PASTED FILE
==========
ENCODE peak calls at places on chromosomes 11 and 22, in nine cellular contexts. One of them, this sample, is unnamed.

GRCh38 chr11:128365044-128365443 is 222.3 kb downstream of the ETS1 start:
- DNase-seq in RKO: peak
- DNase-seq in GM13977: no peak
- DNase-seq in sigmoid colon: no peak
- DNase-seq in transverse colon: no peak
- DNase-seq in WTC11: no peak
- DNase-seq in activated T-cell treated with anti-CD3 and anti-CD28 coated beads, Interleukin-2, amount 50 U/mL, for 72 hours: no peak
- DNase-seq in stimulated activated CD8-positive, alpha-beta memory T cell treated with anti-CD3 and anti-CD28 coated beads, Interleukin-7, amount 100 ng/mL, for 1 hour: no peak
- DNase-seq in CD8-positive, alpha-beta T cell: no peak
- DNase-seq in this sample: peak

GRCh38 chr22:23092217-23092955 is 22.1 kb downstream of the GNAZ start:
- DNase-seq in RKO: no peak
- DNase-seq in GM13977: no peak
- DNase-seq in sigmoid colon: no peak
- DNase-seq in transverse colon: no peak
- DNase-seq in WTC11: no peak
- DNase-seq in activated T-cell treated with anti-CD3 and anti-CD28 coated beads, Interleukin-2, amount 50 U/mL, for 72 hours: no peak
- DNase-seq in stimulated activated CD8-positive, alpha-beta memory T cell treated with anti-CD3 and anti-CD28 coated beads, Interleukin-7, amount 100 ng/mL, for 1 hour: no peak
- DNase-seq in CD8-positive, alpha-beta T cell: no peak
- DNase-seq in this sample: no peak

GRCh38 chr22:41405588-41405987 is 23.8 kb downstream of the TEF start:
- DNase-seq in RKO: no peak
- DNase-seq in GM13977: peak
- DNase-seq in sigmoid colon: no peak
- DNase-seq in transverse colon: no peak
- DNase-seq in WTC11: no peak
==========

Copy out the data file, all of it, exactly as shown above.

ENCODE peak calls at places on chromosomes 11 and 22, in nine cellular contexts. One of them, this sample, is unnamed.

GRCh38 chr11:128365044-128365443 is 222.3 kb downstream of the ETS1 start:
- DNase-seq in RKO: peak
- DNase-seq in GM13977: no peak
- DNase-seq in sigmoid colon: no peak
- DNase-seq in transverse colon: no peak
- DNase-seq in WTC11: no peak
- DNase-seq in activated T-cell treated with anti-CD3 and anti-CD28 coated beads, Interleukin-2, amount 50 U/mL, for 72 hours: no peak
- DNase-seq in stimulated activated CD8-positive, alpha-beta memory T cell treated with anti-CD3 and anti-CD28 coated beads, Interleukin-7, amount 100 ng/mL, for 1 hour: no peak
- DNase-seq in CD8-positive, alpha-beta T cell: no peak
- DNase-seq in this sample: peak

GRCh38 chr22:23092217-23092955 is 22.1 kb downstream of the GNAZ start:
- DNase-seq in RKO: no peak
- DNase-seq in GM13977: no peak
- DNase-seq in sigmoid colon: no peak
- DNase-seq in transverse colon: no peak
- DNase-seq in WTC11: no peak
- DNase-seq in activated T-cell treated with anti-CD3 and anti-CD28 coated beads, Interleukin-2, amount 50 U/mL, for 72 hours: no peak
- DNase-seq in stimulated activated CD8-positive, alpha-beta memory T cell treated with anti-CD3 and anti-CD28 coated beads, Interleukin-7, amount 100 ng/mL, for 1 hour: no peak
- DNase-seq in CD8-positive, alpha-beta T cell: no peak
- DNase-seq in this sample: no peak

GRCh38 chr22:41405588-41405987 is 23.8 kb downstream of the TEF start:
- DNase-seq in RKO: no peak
- DNase-seq in GM13977: peak
- DNase-seq in sigmoid colon: no peak
- DNase-seq in transverse colon: no peak
- DNase-seq in WTC11: no peak